After the financial collapse of a leading homeless housing provider in Los Angeles amid reports of unsafe living conditions, drug overdoses, and violence in its buildings, homeless advocates are questioning whether California’s “housing first” and “harm-reduction” approaches are alleviating or aggravating the intertwining crises of homelessness and drug addiction.

The Skid Row Housing Trust, a nonprofit providing nearly 2,000 units of permanent housing across 29 buildings, faced an annual budget deficit of $14 million. Through the city’s intervention, all those buildings were placed under a receivership by court order April 7 under Mark Adams, president of California Receivership Group, for repairs.

Under the receivership, Adams is responsible for repairing 500 units, per the legal requirement that property owners must address health or safety code violations. The California Receivership Group is an institution that takes over reparation and maintenance for “problem properties where traditional strategies have been unsuccessful,” according to its website.

The change came just two days after three individuals were found dead by a suspected drug overdose inside one of the trust’s buildings.
‘Housing First,’ ‘Harm Reduction’ Worsen Homelessness: Homeless Housing Providers

Some homeless housing providers in the city say changing the buildings’ management won’t help, mainly because the city hinges on a “harm reduction” model, which—instead of focusing on reducing drug use or eliminating addiction—is aimed at reducing overdose risk by providing naloxone, an opioid antidote, and a “safe” environment for the addicted to administer drugs.

In California, harm reduction is often coupled with the Housing First strategy—which prioritizes housing over substance abuse treatments and other mental rehabilitation—as the primary solution to homelessness, which was codified in the state law in 2016 through Senate Bill 1380.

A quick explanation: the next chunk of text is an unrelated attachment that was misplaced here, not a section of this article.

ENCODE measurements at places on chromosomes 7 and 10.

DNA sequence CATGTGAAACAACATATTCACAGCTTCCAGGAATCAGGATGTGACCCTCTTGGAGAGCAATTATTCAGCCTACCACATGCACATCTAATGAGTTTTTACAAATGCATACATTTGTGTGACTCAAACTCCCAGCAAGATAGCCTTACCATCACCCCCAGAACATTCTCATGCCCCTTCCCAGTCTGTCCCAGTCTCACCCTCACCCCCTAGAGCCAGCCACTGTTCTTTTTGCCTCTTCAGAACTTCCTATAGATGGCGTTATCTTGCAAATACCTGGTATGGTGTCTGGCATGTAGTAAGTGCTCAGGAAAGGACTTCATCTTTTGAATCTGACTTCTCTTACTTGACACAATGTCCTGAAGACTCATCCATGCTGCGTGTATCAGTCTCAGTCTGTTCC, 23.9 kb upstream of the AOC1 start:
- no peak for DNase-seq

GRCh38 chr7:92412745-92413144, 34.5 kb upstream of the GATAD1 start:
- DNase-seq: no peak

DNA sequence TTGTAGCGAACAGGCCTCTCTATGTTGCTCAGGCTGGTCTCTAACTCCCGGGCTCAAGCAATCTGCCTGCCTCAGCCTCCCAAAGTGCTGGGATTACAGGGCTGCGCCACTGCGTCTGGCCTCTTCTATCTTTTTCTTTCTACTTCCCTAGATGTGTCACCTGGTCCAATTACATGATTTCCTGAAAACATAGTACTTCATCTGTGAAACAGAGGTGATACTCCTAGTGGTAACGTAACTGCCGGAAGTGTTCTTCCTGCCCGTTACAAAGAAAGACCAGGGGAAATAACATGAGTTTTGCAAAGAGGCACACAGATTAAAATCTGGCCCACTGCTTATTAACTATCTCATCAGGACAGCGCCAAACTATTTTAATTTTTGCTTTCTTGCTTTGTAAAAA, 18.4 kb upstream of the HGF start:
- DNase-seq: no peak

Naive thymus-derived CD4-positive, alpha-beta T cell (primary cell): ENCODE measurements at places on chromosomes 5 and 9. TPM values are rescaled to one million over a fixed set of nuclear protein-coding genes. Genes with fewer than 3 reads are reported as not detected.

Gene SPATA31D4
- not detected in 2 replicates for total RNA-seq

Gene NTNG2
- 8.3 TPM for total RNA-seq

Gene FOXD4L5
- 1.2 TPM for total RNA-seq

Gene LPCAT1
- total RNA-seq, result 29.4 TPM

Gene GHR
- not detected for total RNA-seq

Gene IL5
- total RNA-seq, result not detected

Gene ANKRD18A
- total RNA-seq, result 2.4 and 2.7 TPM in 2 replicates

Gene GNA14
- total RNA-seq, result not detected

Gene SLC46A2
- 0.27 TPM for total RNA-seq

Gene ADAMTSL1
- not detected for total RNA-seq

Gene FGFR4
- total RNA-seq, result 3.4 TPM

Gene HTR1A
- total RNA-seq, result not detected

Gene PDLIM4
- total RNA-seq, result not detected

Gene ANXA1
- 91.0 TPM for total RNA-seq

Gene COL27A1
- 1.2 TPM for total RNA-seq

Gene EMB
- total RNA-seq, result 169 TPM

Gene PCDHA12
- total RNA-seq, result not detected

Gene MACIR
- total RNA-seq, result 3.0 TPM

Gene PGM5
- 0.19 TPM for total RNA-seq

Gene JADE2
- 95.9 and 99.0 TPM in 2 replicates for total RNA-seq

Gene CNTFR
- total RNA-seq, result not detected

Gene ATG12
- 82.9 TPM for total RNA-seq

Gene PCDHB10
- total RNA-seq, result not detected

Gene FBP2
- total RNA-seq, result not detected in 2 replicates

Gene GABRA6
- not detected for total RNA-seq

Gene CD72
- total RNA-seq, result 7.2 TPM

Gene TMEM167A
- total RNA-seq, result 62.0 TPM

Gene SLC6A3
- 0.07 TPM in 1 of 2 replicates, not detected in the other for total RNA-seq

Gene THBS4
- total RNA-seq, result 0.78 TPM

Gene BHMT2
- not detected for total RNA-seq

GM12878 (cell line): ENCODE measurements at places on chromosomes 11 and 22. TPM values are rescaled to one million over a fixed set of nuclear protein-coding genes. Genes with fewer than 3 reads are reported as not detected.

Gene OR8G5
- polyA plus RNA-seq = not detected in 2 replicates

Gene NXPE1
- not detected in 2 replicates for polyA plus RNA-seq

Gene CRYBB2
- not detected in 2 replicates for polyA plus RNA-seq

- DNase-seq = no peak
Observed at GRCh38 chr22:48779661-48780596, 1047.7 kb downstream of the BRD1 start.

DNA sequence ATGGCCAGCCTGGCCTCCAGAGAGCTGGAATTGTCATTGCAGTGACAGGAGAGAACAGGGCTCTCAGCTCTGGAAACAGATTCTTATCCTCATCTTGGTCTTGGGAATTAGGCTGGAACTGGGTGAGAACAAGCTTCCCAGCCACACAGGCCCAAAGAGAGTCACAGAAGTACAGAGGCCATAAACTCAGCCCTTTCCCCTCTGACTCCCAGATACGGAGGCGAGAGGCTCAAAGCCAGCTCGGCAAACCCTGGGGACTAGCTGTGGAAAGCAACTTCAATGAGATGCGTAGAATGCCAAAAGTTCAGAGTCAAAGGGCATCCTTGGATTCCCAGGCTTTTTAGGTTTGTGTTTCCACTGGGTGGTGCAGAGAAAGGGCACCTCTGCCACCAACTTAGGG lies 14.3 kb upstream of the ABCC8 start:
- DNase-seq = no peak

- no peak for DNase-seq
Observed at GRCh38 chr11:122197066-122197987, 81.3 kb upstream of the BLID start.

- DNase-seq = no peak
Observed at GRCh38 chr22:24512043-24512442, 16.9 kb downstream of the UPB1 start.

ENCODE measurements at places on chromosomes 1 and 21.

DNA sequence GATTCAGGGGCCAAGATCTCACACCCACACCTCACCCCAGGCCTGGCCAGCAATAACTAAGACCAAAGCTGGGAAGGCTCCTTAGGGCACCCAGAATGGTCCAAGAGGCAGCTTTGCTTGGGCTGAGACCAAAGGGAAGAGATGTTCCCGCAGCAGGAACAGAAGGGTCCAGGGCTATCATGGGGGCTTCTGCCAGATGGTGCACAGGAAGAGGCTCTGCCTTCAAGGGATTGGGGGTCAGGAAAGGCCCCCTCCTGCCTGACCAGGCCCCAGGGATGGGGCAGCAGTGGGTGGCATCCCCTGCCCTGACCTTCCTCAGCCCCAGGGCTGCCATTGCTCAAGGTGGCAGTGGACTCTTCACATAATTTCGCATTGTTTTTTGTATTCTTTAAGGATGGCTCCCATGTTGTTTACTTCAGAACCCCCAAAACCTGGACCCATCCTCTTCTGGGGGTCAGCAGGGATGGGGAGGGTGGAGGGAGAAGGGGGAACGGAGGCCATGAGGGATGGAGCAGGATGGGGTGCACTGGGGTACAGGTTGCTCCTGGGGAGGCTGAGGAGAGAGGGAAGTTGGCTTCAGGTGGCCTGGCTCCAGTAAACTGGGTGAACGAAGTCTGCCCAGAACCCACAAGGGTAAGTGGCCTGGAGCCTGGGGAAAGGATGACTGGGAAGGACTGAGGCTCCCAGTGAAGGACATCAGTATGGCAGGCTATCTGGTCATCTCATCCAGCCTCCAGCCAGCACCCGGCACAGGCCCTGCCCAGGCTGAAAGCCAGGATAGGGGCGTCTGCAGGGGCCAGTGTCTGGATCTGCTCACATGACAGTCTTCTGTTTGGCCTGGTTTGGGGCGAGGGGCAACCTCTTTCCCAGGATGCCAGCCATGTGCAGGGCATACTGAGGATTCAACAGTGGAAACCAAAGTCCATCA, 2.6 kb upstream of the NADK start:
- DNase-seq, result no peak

Homeless housing and related services with such an approach recognize “drug and alcohol use and addiction as a part of tenants’ lives, where tenants are engaged in nonjudgmental communication regarding drug and alcohol use,” according to bill language (pdf). Therefore, tenants don’t have to maintain sobriety to qualify for long-term housing and will not be stopped from continuing drug use.

Rev. Andy Bales, CEO of the Union Rescue Mission—a faith-based nonprofit providing supportive housing to the homeless in Skid Row with wraparound treatment services—told The Epoch Times such an approach is destroying long-term homeless housing in Los Angeles, including the buildings formerly operated by the Skid Row Housing Trust.

“The harm reduction model should be described as a free flow of alcohol and hard drugs and intimidation from gangs, and it’s all backed by violence,” Bales said.

He said because “the gangs rule on Skid Row,” the lack of restrictions leads to chaos in the buildings.

But this model is now a nationwide movement and often includes needle exchange programs and the distribution of naloxone to reduce the risk of disease transmission through reusing contaminated needles and opioid overdose.

The National Harm Reduction Coalition—a New York-based nonprofit formed in 1993 calling for an end to “racialized drug policies” and an “ally for people who use drugs,” according to its website—runs several programs in Los Angeles County, including Skid Row, offering tips to “safely” consume illicit drugs like fentanyl.

“California is the only state that’s doubled down on this failed policy of housing first and harm reduction,” Bales said. “And it has increased street homelessness.”

He added his nonprofit does not receive public funding because it is “recovery-focused,” instead of primarily abiding by the harm reduction model.

Brian Ulf, president of the SHARE! Housing Board based in Los Angeles, told The Epoch Times the collaborative housing units he oversees have been successful in helping substance-abusing tenants make a full recovery.

The units operate under the Housing First policy and receive some public funding, but what sets them apart is the presence of social support workers and a set of guidelines that residents must follow, such as a curfew and a no-drug policy within housing units, to which Ulf attributes their success.

He said the Skid Row Housing Trust’s model failed because it “has no requirements [for tenants] to use any of its services.”

“You’re allowed to drink in your room, you’re allowed to do drugs in your room, you’re allowed to not take your bipolar medicine, you’re allowed to not be in any long-term treatment program,” he said.

“The Skid Row housing trust [had] all new buildings at one point, and had all brand new renovated bathrooms at one point,” he added. “But when you put all these people in the same room with no ability or desire to get help and add the drug dealers, they’re completely out of control.”

The Skid Row Housing Trust was not immediately available for comment by press deadline.

City News Service contributed to this report.  

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